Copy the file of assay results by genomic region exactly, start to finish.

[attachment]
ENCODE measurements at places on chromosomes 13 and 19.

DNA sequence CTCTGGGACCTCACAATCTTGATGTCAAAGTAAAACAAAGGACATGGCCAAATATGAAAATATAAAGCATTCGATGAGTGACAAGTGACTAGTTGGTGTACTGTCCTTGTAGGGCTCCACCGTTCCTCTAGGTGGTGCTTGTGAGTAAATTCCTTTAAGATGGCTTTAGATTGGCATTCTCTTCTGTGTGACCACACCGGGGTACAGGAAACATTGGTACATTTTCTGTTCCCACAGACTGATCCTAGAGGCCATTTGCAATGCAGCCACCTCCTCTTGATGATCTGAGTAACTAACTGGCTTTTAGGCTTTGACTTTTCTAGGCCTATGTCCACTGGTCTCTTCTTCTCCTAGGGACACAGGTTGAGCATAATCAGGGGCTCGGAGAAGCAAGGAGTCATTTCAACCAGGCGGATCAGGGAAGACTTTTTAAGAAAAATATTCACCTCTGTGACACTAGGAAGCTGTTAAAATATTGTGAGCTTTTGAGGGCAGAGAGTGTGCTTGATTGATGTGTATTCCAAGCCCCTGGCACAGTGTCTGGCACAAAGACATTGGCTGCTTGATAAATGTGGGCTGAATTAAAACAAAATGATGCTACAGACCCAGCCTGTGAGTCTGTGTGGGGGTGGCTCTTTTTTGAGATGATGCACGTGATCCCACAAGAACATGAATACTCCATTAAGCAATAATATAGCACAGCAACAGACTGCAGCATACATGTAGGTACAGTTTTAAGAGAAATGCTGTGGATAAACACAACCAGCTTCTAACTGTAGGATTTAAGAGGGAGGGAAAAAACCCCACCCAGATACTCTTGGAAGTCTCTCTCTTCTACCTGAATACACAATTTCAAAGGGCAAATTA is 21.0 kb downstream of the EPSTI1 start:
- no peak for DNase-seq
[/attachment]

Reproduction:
ENCODE measurements at places on chromosomes 13 and 19.

DNA sequence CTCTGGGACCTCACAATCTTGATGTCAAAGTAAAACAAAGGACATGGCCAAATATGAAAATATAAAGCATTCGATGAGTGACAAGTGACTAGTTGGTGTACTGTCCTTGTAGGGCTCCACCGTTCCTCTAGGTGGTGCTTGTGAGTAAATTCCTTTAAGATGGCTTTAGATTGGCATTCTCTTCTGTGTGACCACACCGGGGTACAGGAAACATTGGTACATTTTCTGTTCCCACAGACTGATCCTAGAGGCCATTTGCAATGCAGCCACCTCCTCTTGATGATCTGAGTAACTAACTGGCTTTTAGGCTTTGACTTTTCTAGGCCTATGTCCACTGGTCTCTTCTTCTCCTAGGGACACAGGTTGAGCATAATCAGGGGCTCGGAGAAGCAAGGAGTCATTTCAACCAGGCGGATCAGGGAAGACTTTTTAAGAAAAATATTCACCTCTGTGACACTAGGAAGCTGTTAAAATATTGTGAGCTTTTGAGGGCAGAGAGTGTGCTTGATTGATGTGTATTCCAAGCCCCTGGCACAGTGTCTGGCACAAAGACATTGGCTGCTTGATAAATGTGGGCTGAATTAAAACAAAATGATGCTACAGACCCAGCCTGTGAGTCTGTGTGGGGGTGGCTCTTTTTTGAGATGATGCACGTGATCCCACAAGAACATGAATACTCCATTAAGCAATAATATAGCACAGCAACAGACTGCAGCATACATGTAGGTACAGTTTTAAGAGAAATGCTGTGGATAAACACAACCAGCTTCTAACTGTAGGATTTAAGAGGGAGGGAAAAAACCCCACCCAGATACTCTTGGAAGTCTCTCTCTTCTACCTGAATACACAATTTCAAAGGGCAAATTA is 21.0 kb downstream of the EPSTI1 start:
- no peak for DNase-seq